It’s difficult to imagine a 19th century woman traveling the world, alone. Even today, female solo travel remains a popular blog topic. So back in 1889, when two women with adventurous streaks set out at the same time, in different directions, to circle the globe, you can imagine the interest they generated in the public! This was a race female adventurers, trying to beat Jules Verne’s Phileas Fogg’s 80-day fictional trip, and competing to beat each other!
The Contenders: Nellie Bly vs. Elizabeth Bisland
Nellie Bly was the well-known daredevil reporter for Joseph Pulitzer’s New York World. Elizabeth Bisland was a writer and editor for Cosmopolitan magazine.
You can read each woman’s separate account, or a special version that weaves back and forth between the two: Bly vs. Bisland: Beating Phileas Fogg In The Race Around The World. My husband Dan and I listened to the audiobook together.
Female adventurers can be as unique from each other as day and night. Both had to prepare in just a night and you can tell the difference between the two in their styles of preparation.
Female Solo Traveler #1: Nellie Bly
Nellie Bly had already won the title of daredevil, having traveled by train to Mexico to work as a correspondent, and then having herself committed to the Blackwell Island lunatic asylum to write an expose on the mistreatment of the patients.
Still, Nellie’s newspaper publisher refused to let her make this trip around the world, saying he preferred to send a man. Nellie was furious. “Very well,” she warned, “Start the man, and I’ll start the same day for some other newspaper and beat him.” Her publisher decided to send her.
Nellie Bly was simple woman. She decided to bring just one dress and one jacket. All of the possessions for her tip fit in just one mid-sized bag. Her mind was set on her goal of beating the 80-day record!
She regretted not bringing a Kodak camera, which had debuted earlier that year. Many tourists throughout the world already had them, she said. This was an age of new technologies. The steam engine made this trip possible and the camera allowed people to record the experience!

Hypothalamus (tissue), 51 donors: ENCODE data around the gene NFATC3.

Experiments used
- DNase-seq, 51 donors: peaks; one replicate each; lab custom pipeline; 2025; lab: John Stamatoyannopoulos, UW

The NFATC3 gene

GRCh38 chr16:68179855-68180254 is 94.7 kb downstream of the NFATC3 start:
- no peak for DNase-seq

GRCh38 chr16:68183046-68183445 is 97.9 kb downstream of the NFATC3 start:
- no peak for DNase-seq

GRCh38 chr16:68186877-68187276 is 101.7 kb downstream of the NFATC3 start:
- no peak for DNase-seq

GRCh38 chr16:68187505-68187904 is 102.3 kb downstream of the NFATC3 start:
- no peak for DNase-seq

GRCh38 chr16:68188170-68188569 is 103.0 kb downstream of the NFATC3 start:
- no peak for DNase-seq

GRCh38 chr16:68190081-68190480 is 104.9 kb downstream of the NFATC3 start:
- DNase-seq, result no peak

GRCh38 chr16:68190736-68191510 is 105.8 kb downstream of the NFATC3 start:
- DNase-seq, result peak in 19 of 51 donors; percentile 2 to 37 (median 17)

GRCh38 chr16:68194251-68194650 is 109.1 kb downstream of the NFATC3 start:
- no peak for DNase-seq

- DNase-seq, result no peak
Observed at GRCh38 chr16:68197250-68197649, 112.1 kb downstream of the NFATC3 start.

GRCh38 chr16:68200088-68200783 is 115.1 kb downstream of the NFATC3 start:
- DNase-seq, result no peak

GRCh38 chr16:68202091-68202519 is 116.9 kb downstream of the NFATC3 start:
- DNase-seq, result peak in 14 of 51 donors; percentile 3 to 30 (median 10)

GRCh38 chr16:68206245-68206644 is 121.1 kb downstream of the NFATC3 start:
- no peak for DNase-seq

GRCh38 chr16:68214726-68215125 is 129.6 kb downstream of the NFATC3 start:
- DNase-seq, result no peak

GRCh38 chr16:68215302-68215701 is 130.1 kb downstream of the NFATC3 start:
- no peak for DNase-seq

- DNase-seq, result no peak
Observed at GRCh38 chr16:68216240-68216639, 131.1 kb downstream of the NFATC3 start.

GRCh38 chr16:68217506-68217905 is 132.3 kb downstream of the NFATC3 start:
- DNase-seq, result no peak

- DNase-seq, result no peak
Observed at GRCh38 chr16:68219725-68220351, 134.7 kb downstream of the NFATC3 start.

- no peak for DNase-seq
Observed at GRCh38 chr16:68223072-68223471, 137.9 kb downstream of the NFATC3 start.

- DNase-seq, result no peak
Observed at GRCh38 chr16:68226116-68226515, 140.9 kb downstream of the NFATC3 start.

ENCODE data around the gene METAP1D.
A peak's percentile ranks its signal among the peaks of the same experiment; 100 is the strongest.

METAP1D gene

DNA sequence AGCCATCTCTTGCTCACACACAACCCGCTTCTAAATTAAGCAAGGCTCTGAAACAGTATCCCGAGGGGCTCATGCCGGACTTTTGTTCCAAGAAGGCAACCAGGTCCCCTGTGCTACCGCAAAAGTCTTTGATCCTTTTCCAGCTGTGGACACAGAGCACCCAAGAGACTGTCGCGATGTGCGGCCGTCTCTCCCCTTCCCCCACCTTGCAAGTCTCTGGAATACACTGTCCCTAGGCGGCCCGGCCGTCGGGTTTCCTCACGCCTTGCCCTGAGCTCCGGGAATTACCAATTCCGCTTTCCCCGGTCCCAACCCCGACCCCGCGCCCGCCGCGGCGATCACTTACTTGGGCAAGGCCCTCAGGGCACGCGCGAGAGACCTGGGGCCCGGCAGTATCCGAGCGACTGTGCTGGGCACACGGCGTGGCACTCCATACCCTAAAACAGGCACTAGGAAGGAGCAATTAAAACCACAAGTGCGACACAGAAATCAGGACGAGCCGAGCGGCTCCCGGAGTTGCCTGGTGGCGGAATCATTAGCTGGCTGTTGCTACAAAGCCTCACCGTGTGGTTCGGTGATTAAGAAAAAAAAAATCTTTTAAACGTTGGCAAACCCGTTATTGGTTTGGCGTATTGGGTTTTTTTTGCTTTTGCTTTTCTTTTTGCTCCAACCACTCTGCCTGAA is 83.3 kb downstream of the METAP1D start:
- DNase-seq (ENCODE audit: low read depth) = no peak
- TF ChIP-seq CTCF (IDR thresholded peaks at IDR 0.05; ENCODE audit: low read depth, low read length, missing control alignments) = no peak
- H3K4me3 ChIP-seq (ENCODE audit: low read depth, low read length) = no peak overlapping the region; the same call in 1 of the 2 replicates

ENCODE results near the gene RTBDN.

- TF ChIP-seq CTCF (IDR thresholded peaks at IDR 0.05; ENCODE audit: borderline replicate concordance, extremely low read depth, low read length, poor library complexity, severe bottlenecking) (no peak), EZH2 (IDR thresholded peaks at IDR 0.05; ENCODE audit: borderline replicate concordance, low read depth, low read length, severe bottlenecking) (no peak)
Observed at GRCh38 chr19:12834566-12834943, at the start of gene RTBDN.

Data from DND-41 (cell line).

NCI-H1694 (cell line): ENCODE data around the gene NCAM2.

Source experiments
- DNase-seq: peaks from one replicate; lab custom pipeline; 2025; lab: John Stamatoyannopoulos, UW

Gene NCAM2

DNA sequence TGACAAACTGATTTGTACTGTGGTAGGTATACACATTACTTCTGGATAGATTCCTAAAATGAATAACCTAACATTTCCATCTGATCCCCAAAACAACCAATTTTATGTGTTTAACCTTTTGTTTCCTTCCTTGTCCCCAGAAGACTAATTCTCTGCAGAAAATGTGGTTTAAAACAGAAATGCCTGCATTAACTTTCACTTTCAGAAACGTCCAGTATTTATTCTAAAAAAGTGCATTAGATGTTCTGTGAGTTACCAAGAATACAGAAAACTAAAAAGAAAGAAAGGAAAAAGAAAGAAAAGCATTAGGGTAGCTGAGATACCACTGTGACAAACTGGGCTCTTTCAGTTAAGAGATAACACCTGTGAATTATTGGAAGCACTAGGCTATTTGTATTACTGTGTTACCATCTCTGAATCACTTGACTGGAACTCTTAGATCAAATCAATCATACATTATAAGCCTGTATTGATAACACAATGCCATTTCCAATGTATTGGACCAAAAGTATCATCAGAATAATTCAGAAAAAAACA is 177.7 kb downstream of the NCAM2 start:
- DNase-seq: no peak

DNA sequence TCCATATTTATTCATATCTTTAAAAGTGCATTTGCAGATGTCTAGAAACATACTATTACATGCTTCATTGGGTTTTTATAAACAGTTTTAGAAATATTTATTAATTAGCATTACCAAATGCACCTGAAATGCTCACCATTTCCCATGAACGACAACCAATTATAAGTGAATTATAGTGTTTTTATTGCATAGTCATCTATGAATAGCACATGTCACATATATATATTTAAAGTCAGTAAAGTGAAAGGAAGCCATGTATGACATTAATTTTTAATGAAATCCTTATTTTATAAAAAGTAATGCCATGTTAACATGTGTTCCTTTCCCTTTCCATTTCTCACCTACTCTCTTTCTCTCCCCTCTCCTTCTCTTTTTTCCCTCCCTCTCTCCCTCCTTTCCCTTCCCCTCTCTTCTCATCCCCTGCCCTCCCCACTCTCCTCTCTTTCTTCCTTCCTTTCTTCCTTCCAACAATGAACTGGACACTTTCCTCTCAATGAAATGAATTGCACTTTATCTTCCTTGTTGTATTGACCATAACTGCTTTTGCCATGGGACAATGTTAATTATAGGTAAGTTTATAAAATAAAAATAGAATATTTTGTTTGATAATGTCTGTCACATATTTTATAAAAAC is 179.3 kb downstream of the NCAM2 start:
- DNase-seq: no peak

Female Solo Traveler #2: Elizabeth Bisland
Elizabeth had arrived in New York City just two years before her race around the world with only 50-cents in her pocket. Before long, she had made a name for herself, and enough money to live comfortably. She did not like the fame, though, and did whatever she could to stay out of the spotlight.
Elizabeth Bisland’s publisher called her into their offices to tell her that she would be making the trip around the world, leaving the following morning!
Elizabeth Bisland was sophisticated. She packed much more clothing and brought an entire trunk.
Lone Female Travelers vs. One Male Traveler With A Servant
Phileas Fogg, their inspiration from Around The World In 80 Days! traveled with his servant. These two female solo travelers were left to take care of every task themselves, and they handled it all expertly! Of course, Fogg had a police warrant for his arrest, complicating his trip.
The Race Begins
Both women began in New York City. Bisland boarded a train for San Francisco to begin her journey. Meanwhile, Nellie Bly boarded a steamship for England. The steamship was the only part of the journey that Nellie booked in advance. She wanted the freedom to travel spontaneously. If you, too, have that adventurous streak, you know how important spontaneity is! It lead to one of our most interesting adventures ever, starting in the morning with a debate if we should do something that day!
Nellie’s free spirit paid off, almost right away. When she arrived in England, Jules Verne and his wife had an invitation waiting for her to visit them in France. So Nellie made her first detour so she could meet them.
Opinion About The Book
Nellie Bly and Elizabeth Bisland were two adventurous women, as different as could be! Nellie was very practical, ready for adventure. Elizabeth was more sophisticated with a more literary style. Nellie was more prolific, so she has many more sections in the book.
The spirit of adventure in both of these women makes their trips exciting to follow. The actual observations, though, are not the modern ones that we’re used. Parts sound racially ignorant, but there are many intriguing events and a lot of great writing. Mostly, you’ll enjoy the adventures of these audacious women. They were ahead of their time.